Doubling period, Financial Accounting

One of the initial and the most general questions regarding an investment optional is the time period needed to double the investment. One clear way is to consider to the table of compound factor from that this period can be computed.  For illustration the doubling period at 3 percent, 4 percent, 5 percent, 6 percent, 7 percent, 8 percent, 9 percent, 10 percent, 12 percent would be approximately 23 years, 18 years, 14 years, 12 years, 10 years, 9 years, 8 years, 7 years, and 6 years correspondingly.

If one is not inclined to utilize future value interest factor tables there is an option, termed as rule of 72. As per to this rule of thumb the doubling period is acquired by dividing 72 through the interest rate.  For illustration, at the interest rate of 8 percent the approximate time for doubling an amount would be as 72/8 = 9 years.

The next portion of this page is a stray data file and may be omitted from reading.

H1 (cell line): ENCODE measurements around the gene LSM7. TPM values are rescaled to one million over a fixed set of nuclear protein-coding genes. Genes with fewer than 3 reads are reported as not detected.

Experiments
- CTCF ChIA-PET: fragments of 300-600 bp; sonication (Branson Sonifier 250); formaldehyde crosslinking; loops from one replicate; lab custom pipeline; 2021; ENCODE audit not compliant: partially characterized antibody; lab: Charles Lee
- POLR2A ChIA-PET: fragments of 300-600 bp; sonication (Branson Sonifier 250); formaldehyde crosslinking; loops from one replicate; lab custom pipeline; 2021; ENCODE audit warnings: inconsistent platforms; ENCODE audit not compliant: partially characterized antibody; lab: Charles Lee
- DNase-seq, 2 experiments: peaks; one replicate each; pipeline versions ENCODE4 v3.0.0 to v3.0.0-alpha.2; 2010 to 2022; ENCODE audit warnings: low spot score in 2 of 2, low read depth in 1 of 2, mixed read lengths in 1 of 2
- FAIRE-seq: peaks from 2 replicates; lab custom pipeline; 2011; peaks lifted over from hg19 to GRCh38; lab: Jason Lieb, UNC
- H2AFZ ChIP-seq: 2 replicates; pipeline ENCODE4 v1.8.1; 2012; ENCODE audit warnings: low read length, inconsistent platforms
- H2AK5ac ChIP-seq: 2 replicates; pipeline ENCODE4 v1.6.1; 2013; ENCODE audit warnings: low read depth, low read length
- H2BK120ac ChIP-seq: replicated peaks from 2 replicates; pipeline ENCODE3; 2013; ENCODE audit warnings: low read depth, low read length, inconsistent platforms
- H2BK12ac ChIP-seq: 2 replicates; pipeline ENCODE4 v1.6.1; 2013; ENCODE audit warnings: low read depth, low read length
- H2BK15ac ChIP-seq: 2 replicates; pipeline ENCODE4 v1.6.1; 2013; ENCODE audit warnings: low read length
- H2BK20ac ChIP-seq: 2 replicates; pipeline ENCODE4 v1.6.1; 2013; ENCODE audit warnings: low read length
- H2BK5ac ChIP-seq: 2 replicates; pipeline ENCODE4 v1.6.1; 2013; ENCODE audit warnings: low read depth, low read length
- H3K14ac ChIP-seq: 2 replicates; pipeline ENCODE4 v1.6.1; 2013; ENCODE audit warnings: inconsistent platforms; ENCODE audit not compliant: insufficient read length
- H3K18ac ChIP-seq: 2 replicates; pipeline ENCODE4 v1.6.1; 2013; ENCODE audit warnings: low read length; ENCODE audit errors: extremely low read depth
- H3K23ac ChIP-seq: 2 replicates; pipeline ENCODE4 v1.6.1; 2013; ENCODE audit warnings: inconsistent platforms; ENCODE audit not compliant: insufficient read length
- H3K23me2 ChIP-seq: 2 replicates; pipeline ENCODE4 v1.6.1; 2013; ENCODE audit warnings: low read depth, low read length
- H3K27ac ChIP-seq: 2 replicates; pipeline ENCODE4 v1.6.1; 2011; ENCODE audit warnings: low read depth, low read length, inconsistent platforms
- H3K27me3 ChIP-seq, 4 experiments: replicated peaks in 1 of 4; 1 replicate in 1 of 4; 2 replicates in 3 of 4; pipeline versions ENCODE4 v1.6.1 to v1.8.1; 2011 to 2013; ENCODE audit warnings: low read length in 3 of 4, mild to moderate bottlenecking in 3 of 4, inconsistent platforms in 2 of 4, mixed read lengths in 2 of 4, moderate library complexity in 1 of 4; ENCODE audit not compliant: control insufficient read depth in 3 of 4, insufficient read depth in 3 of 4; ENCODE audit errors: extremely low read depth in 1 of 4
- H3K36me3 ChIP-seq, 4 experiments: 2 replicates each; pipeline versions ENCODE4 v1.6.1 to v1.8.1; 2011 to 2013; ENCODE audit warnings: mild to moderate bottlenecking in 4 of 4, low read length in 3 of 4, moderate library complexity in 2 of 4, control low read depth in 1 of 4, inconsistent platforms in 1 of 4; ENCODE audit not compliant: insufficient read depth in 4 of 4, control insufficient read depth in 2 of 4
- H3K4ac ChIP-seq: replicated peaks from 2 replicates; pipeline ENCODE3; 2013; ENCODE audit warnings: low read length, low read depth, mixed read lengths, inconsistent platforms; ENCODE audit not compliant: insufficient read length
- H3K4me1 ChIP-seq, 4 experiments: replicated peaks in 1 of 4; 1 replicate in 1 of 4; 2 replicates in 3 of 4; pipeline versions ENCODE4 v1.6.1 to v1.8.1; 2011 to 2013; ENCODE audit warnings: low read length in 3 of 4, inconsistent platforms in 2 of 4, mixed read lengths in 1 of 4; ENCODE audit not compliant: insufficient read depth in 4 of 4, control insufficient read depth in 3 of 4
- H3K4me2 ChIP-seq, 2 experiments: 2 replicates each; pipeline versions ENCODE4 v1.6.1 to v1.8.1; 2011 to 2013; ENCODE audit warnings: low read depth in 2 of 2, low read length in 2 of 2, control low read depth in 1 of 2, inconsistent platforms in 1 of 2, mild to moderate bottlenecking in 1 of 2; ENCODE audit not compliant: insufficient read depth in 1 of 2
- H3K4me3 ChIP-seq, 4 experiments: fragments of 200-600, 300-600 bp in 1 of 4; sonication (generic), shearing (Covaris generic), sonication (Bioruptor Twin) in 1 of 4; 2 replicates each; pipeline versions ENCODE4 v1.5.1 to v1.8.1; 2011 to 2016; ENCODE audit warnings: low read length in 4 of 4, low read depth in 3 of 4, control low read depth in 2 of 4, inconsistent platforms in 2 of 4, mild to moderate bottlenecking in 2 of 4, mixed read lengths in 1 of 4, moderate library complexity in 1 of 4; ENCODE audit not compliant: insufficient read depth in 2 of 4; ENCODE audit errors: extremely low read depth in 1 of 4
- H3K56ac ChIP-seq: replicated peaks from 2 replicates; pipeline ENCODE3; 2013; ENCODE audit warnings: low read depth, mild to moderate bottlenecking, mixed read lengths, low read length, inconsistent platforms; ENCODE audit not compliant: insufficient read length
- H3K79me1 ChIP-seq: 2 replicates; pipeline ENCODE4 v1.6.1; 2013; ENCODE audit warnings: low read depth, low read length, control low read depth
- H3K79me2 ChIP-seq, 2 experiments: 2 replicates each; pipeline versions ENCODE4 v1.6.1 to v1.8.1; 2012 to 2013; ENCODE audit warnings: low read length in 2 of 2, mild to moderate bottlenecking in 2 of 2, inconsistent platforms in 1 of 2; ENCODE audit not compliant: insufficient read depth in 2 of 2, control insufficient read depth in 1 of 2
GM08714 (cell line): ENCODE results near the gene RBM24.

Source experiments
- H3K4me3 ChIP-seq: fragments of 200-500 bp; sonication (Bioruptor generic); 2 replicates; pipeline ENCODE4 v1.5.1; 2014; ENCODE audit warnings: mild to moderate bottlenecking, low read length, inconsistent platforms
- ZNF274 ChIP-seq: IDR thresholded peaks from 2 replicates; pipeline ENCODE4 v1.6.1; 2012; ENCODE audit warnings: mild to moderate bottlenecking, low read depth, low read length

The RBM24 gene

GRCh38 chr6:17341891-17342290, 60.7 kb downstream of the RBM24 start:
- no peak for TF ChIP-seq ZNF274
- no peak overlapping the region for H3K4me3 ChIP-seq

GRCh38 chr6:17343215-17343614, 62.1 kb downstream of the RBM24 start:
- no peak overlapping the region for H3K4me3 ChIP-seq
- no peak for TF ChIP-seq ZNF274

A vary accurate rule of thumb is rule of 69. According to this rule the doubling period is equivalent to:

.35 + (69/ Interest rate)

By using this rule the doubling period used for an amount fetching 10 % and 15% interest would be as given:

35 +  69/10 = .35 + 6.9 = 7.25 years

35 +  69/15 =.35 + 4.6 = 4.95 years

Posted Date: 4/9/2013 2:30:16 AM | Location : United States







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